Construction begins Monday on the latest phase of Chicago's lakefront trail separation project.
The project, which began in fall 2016, will eventually split all 18 miles of the trail along Lake Michigan into two separate paths: one for pedestrians and another for bikes.
Crews with the Chicago Park District have already completed three sections of the project: from 35th to 41st Street, from Oak Street to Ohio Street, and from Fullerton to North Avenue.
Mayor Rahm Emanuel joined the Chicago Park District to break ground Monday on the next segment of the project, on the two miles from Montrose to Ardmore Avenue on the city's North Side.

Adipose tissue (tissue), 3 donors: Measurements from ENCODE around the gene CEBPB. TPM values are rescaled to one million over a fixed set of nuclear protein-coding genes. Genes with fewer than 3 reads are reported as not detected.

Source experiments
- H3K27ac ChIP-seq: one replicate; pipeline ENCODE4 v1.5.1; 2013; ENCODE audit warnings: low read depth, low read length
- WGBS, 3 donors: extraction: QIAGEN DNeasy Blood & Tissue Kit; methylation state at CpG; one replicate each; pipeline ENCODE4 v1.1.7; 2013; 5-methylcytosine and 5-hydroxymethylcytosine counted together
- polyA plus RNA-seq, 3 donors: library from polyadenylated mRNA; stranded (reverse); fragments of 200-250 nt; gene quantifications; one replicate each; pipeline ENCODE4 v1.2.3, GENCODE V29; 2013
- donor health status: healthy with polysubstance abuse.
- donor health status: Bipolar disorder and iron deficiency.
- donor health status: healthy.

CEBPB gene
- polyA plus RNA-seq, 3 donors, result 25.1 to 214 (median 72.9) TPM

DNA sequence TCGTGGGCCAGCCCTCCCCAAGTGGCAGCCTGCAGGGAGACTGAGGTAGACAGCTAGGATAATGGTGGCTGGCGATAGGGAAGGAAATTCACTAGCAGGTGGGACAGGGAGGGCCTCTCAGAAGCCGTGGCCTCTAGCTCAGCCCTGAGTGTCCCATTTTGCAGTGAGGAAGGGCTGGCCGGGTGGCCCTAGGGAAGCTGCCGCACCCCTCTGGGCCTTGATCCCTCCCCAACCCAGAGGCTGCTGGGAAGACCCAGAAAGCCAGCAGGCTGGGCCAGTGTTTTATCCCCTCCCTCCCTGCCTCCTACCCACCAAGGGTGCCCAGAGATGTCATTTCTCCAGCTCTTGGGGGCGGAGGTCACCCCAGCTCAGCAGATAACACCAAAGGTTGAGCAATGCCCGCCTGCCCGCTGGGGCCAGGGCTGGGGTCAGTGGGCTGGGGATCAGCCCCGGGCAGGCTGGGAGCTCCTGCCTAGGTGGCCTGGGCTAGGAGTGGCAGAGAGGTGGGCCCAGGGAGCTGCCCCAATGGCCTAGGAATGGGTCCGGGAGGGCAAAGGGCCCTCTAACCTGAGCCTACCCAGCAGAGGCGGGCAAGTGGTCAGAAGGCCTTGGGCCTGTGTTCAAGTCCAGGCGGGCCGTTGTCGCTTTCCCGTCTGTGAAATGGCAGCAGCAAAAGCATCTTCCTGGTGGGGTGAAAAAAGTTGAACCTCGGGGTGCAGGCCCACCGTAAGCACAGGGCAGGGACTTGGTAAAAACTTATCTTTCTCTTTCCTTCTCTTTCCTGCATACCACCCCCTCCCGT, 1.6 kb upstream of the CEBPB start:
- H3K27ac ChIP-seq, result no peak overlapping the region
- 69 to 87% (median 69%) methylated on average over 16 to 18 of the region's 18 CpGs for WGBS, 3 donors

“The Lakefront Trail Separation project creates a more enjoyable experience for the thousands of people that use the path each day, and it will ensure that our children will inherit an even more vibrant, more prosperous and more inclusive Chicago than ever before,” Emanuel said in a statement. “Breaking ground from Montrose to Ardmore is an important step as we continue to make the lakefront more accessible and more enjoyable for the pedestrians and cyclists living in, and visiting our city.”
The project, aimed at alleviating congestion, is slated to be completed by late summer, officials said.
The lakefront trail is one of the busiest in the U.S., according to the mayor's office, with more than 100,000 visitors a day using the trail during summer months.